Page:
Nation of Beancounters

Why did Obama win?

Posted in Uncategorized by Navin Kumar on June 9, 2010

This is an old article, which first appeared on It was written on the 24th of Jan, 2009.

The ‘science’ of Economics comes from the idea that you can actually quantify and measure the mysterious, hard-to-predict creature called man. Finding creative ways to measure and analyze social phenomena is one of economics’ most crucial (and fun) tasks. So here’s an attempt to find a cause to explain one of the big events of this year: Barack Obama‘s victory.

Finding the cause of something is an unusually difficult task: people are emotionally invested in Obama and really, really want to believe that he won because of his message of hope and change. But as economists and social scientists, it’s our job to separate the wheat from the chaff. But how? Surveys are useless: if you simply ask someone why they voted for Obama, they may choose the most comforting answer (“I want to heal America’s racial divide”) instead of the most honest one (“I think Palin’s a bimbo”).

So you need a source that’s objective and non-partisan. Fortunately there is one: money. Even if you want Obama to win, if you were asked to put your money on him in a bet, you’d start asking yourself: do I think he’s actually going to win?

That’s where comes in. Intrade is an online “futures market” which is a really fancy name for what is essentially a gambling parlor. How it works is this: an event (e.g Obama.President.2008) is selling for – say – 48. This means the market believes that there is a 48% chance of the event happening. If you think the likelihood is higher: buy the contract. If you think the likelihood are lower: sell the contract. Thus the prices move up and down – just like a stock exchange.

Since these are serious men playing with real money, they don’t care whether Obama is better then McCain or not: they only care which one going to win. So looking at these numbers – and seeing what happens to them when certain events happen – tells us loads about why the public went for Obama in a big way (55% of the vote is practically a landslide in the US).

So what do they have to say? As it turns out, Obama wasn’t always poised to win: at the beginning of the 2008, he was running under 15%, one third of Hillary Clinton’s 45%, even though the total odds of the Democratic Party were over 60%. This basically means that it was far more likely that a democrat – and not exactly Obama – was likely to be the next POTUS. This fact might be a bit of a damper for those who believe that Obama was essential to the revival of the Democratic Party: the Democrats were actually quite well without him. In fact, sine 2004, the odds of the Republicans winning in 2008 never crossed 50%.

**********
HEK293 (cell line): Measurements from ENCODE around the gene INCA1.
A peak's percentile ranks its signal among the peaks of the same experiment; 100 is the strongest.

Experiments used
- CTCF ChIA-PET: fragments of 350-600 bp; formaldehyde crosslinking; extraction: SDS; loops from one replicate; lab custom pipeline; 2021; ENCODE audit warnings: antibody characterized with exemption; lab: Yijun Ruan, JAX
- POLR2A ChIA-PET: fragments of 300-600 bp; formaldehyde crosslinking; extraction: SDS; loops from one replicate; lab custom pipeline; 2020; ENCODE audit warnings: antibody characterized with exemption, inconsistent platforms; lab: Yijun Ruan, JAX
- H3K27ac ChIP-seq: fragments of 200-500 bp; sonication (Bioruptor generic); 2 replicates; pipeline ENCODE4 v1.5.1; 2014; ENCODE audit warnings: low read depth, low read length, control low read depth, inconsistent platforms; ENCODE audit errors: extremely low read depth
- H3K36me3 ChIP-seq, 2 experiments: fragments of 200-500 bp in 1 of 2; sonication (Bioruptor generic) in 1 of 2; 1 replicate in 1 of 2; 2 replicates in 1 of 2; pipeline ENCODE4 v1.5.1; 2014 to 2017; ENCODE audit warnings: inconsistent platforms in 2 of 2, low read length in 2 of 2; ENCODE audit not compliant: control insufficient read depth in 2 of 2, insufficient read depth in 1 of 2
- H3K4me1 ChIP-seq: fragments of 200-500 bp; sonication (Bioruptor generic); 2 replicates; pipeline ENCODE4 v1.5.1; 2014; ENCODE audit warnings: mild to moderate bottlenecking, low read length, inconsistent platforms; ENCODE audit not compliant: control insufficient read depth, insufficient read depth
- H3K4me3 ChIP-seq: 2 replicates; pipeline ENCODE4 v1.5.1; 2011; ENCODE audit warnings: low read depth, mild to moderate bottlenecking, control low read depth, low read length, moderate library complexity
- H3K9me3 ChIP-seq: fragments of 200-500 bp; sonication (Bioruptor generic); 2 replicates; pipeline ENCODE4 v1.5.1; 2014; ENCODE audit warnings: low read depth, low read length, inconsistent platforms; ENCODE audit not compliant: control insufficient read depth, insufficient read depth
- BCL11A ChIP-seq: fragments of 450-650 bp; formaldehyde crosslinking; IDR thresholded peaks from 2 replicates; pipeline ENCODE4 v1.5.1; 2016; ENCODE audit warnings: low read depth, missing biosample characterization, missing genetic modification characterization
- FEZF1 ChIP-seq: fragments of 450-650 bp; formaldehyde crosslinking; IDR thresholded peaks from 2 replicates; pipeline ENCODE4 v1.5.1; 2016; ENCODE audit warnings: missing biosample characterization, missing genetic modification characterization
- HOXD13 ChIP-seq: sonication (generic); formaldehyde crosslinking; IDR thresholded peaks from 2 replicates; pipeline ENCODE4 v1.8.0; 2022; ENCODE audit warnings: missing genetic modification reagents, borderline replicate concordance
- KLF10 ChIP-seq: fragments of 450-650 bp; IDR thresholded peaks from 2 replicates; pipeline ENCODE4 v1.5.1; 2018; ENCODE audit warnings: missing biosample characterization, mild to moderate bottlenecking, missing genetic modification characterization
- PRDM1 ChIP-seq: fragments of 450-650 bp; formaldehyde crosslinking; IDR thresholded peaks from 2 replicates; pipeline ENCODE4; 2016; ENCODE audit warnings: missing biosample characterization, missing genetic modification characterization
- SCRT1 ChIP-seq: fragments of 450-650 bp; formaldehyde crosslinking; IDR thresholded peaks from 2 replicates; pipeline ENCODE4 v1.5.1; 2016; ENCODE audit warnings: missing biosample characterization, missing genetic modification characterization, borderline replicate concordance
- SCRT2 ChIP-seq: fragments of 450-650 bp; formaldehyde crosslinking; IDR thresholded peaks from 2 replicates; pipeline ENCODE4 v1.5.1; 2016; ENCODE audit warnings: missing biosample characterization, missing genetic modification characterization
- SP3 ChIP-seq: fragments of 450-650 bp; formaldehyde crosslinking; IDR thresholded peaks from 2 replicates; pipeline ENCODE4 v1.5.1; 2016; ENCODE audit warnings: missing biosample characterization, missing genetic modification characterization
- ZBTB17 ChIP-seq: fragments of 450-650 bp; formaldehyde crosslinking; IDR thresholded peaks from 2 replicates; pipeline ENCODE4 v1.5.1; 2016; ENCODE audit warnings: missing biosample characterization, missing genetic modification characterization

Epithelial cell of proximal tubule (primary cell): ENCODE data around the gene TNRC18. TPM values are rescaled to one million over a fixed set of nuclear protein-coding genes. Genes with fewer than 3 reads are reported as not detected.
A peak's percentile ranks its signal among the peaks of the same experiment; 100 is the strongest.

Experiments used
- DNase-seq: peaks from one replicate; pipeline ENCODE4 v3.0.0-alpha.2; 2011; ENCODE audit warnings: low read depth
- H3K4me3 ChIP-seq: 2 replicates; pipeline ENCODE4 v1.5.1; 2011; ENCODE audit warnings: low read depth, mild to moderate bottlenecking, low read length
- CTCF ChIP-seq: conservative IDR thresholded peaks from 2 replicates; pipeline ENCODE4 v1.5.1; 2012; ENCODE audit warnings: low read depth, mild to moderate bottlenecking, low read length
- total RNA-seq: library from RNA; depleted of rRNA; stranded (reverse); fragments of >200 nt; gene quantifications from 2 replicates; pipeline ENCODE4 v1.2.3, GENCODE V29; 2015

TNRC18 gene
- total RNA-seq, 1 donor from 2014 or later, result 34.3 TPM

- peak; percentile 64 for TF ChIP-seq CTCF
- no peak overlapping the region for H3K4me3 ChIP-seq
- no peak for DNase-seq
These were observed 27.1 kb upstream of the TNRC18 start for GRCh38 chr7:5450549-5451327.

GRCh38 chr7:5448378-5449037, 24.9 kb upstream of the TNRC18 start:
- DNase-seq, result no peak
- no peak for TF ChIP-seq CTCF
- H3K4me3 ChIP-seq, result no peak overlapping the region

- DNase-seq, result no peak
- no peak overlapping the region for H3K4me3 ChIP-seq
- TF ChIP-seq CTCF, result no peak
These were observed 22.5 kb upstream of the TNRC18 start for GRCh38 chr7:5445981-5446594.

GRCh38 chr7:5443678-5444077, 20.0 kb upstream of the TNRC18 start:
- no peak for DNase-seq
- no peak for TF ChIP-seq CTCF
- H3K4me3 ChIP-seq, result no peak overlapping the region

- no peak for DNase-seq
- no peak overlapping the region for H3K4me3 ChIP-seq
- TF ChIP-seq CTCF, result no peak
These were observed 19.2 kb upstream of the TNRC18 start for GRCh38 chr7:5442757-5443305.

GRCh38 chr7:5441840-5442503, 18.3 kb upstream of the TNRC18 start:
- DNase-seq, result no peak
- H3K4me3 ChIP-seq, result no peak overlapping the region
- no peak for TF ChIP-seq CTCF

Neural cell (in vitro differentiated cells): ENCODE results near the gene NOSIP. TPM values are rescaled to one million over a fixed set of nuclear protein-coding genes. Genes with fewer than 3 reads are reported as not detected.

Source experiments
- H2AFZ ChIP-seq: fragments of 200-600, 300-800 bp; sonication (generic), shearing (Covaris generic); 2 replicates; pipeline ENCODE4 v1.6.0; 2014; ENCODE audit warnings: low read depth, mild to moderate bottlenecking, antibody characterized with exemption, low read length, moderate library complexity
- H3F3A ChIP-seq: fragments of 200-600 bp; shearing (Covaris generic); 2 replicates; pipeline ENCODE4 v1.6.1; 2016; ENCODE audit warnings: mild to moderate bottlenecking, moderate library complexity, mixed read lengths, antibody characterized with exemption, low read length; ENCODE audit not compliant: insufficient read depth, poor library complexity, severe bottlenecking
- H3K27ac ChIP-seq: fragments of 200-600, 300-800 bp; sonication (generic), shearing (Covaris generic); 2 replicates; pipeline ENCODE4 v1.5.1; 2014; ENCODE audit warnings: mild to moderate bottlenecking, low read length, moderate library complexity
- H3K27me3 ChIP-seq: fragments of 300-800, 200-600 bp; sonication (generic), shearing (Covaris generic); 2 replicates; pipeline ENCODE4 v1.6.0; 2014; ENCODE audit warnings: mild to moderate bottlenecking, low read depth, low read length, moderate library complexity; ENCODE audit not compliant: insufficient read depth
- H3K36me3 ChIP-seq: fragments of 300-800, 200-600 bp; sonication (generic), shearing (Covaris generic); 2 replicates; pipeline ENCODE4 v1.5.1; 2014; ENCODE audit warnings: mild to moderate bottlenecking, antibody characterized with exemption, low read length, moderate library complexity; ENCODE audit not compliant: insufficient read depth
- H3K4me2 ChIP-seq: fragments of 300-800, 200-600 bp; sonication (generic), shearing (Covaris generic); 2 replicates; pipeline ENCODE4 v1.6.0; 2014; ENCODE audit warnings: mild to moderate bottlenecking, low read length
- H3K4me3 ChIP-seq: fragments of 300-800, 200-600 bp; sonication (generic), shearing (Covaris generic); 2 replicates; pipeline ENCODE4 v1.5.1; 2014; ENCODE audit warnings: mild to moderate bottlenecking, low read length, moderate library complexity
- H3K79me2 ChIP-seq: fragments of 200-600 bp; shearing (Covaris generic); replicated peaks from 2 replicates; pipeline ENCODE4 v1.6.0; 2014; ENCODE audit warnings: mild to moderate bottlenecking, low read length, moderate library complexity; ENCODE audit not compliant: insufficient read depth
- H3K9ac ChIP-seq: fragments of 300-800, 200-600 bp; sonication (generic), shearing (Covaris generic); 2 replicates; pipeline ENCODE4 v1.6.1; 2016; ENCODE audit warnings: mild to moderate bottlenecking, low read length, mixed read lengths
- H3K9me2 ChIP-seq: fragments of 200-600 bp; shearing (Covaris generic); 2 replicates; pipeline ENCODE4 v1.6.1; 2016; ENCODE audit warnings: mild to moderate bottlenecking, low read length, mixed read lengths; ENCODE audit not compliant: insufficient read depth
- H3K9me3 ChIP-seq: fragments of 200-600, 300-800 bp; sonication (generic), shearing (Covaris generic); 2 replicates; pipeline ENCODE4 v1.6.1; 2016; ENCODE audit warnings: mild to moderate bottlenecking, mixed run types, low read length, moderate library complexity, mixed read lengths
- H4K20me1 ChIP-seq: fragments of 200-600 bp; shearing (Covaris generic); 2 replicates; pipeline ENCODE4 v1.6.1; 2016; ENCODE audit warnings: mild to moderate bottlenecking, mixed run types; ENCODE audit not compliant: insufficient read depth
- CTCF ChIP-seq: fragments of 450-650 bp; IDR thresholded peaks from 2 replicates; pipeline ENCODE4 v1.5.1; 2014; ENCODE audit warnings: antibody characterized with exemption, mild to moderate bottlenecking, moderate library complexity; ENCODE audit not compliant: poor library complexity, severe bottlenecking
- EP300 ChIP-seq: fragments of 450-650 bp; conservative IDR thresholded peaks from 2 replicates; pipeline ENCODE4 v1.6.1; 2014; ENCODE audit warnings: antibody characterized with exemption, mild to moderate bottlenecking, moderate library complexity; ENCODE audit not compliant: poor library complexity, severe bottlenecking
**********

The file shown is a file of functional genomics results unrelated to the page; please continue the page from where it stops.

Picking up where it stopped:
By the time the he won the nomination of the democrats, his Intrade price was, well, 60%, exactly the same as the DP was at the beginning of the year. Hmmm. (Actually, he almost hit 70% before the prices “corrected”)

There was a very brief period where his ‘price’ fell below 50: after McCain selected Sarah Palin to be his running mate. Called the “Palin Bounce”, the choice briefly pulled Obama below 50%. But by the time the elections came around, his price was at 85. What caused that?

In a word: the financial crisis. People quickly blamed the crisis on Bush and the Republicans and gyrate towards Obama.

Moral of the story: Obama might be a great guy, as charismatic as Jesus and Snoop Dogg combined and he might actually bring about the change he’s promised to – but he didn’t win because of his “message” or because he has a “fresh” view of the world: Hillary was soaring without any of that. He won because everyone hated Bush. He didn’t beat McCain – he beat Clinton.

Of course, Intrade isn’t always right: Slumdog Millionaire was selling for 72, while Benjamin Button was at 12. Benjamin – to, admittedly, everyone’s surprise – won. But the movements in prices as a response to stimuli still tells a very illuminating story.


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  1. […] intuition says #3, followed by #1. Another NoBC intrade post can be found here. Like this:LikeBe the first to like […]

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